● shows where cash came from (receipts) and exactly how cash was spent (obligations). ● reports why cash increased or decreased through the period. The statement of cash flows explains why the net gain as reported on the income statement does not equal the change in the cash balance. In essence, the cash flow declaration is the communicating link between the accrual-based income declaration and the cash reported on the balance sheet.
1. Predict future cash moves. Previous cash payments and receipts help forecast future cash moves. 2. Evaluate management decisions. Wise investment decisions help the business prosper, while unwise decisions cause the business to have problems. Investors and creditors use cash flow information to evaluate managers’ decisions. 3. Forecast ability to pay money and dividends. Lenders want to know whether they will gather on their loans.
Stockholders want dividends on their investments. The declaration of cash flows makes these predictions. On the declaration of cash flows, Cash means cash readily available and cash in the bank or investment company, and cash equivalents, that are highly liquid investments that may be converted into profit three months or less. As the name suggests, cash equivalents are so close to cash that they are treated as “equals.” Types of cash equivalents are money-market accounts and investments in U.S.
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Each section reviews cash flows getting into the company and cash flows moving away from the company predicated on these three divisions. ● The direct method restates the income statement in conditions of cash. The direct method shows all the cash receipts and everything the cash obligations from operating activities.
● use different computations but produce the same amount of cash flow from functions. ● present trading activities and funding activities in the same format exactly. Only the operating activities section is offered between the two methods differently. Operating cash flows begin with a net gain, extracted from the income statement. The declaration of cash flows-indirect method-begins with net income (or net reduction) because revenues and expenses, which affect net gain, produce cash and receipts payments. Revenues bring in cash receipts, and expenses must be paid. But the net gain as shown on the income declaration is accrual based and the money moves (cash basis net income) do not always equal the accrual basis income and expenditures.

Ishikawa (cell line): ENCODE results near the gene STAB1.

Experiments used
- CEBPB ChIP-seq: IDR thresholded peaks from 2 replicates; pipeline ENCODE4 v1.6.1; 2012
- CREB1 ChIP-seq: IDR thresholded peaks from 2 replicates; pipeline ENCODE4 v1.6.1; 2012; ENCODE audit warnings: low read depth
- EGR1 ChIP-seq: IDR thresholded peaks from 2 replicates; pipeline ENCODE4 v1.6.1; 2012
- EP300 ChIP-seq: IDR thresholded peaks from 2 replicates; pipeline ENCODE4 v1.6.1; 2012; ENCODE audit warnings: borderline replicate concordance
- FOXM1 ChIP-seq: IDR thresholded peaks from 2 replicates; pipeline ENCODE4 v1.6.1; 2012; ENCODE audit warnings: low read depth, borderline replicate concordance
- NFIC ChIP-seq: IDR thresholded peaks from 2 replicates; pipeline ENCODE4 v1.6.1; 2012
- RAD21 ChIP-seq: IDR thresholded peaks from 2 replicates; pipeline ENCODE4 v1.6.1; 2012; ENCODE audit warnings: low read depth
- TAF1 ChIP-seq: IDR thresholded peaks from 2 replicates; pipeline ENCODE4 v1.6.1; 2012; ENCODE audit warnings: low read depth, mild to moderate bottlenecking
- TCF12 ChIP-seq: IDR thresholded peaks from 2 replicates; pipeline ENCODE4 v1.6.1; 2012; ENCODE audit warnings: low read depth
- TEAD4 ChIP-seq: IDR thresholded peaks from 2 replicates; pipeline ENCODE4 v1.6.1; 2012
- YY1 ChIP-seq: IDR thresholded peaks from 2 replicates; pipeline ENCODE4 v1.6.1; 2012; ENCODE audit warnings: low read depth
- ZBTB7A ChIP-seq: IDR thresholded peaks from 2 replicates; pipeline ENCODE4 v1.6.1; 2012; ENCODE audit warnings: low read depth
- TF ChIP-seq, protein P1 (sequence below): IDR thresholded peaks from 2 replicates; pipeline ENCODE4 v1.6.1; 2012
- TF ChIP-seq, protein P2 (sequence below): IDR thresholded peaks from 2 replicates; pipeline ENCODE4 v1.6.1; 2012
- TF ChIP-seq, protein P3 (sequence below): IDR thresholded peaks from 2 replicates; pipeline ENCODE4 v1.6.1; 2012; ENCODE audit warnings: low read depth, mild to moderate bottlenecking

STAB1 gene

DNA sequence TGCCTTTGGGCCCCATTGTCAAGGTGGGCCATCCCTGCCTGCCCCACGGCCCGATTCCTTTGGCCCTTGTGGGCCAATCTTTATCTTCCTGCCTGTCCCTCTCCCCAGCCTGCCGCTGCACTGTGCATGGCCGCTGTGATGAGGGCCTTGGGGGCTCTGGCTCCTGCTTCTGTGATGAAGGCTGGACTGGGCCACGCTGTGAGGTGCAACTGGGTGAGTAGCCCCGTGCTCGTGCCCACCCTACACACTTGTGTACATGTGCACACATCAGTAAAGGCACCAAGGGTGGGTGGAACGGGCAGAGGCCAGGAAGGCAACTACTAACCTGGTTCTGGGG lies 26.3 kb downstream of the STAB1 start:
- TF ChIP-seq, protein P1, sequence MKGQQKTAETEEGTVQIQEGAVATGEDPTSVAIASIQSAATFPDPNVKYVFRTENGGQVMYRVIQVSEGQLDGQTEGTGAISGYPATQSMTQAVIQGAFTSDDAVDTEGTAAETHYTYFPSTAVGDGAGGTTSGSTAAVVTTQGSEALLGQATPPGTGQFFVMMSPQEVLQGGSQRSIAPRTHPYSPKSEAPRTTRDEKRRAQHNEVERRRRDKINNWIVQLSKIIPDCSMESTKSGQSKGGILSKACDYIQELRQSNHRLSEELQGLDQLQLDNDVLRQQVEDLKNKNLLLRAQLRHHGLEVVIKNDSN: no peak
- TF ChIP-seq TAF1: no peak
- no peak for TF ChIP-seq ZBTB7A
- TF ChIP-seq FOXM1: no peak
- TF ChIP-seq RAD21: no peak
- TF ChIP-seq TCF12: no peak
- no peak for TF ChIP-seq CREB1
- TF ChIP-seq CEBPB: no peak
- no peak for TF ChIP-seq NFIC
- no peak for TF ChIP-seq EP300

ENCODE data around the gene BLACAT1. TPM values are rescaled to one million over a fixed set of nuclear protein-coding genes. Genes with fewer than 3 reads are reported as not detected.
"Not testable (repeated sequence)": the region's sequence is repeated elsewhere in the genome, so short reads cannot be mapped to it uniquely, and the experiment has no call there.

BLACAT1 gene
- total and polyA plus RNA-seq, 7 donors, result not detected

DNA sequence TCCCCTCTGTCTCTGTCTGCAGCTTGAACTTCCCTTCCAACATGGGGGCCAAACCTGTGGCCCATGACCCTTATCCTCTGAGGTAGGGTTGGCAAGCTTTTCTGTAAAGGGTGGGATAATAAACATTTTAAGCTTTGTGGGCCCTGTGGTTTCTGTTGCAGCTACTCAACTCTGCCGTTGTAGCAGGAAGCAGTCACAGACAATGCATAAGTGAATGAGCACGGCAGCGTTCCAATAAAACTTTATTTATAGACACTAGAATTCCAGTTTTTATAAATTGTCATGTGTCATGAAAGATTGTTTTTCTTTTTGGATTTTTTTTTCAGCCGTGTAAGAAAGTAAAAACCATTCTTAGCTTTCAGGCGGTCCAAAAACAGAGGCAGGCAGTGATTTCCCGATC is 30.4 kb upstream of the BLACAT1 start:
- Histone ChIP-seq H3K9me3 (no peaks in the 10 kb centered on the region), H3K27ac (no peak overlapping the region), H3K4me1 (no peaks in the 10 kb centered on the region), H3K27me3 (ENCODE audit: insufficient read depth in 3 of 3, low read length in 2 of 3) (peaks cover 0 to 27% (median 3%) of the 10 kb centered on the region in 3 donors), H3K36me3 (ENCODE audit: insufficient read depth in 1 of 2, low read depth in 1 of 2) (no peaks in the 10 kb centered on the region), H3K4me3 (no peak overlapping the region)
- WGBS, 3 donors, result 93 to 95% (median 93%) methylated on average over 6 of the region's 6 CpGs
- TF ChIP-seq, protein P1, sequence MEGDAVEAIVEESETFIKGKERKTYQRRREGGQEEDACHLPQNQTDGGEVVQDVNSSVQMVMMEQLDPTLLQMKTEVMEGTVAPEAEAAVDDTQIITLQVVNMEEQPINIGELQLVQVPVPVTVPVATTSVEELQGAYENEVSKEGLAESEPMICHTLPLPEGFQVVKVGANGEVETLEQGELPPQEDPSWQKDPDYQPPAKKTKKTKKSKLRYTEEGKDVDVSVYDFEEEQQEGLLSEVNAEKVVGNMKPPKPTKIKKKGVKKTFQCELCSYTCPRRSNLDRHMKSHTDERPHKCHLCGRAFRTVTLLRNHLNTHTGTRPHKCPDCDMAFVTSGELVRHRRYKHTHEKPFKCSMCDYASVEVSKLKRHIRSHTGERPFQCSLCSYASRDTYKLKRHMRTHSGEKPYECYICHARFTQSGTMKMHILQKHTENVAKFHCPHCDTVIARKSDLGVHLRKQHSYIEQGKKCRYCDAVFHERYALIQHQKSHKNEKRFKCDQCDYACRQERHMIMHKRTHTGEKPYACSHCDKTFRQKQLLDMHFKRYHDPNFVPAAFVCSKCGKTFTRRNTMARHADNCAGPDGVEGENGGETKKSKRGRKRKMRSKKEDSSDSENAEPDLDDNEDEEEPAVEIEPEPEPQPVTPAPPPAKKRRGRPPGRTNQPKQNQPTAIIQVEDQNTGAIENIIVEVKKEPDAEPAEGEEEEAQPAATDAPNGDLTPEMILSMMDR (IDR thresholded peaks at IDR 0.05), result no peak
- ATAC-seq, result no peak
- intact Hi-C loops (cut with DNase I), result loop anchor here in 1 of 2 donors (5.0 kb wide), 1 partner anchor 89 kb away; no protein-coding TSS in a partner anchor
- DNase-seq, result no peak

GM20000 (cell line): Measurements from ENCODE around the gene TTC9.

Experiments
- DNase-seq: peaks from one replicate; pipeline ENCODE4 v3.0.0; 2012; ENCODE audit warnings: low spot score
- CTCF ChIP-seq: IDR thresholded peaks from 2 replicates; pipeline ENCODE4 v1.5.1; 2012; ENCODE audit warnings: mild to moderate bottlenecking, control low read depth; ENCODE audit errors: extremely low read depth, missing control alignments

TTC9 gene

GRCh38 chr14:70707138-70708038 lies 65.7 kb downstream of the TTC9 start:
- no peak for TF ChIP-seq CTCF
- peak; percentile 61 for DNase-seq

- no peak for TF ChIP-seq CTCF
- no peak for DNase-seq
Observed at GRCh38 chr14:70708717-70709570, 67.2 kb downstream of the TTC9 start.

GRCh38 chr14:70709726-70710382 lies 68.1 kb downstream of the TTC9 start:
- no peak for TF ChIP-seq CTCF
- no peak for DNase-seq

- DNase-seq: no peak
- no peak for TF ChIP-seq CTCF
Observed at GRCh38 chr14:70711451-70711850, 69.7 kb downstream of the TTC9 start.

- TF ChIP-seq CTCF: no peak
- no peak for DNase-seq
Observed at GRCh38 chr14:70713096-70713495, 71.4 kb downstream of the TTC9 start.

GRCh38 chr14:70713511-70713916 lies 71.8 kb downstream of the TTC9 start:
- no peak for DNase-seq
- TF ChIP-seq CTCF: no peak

For example, sales on accounts generate profits that increase net income, however the company has not collected cash from those sales yet. Accrued expenses decrease net gain, but the company has not paid cash if the expenses are accrued. To go from a net gain to cash flow from operations, some adjustments must be made by us to the net gain on the declaration of cash moves. These additions and subtractions follow net income and are labeling Adjustments to reconcile net income to net cash provided by operating activities.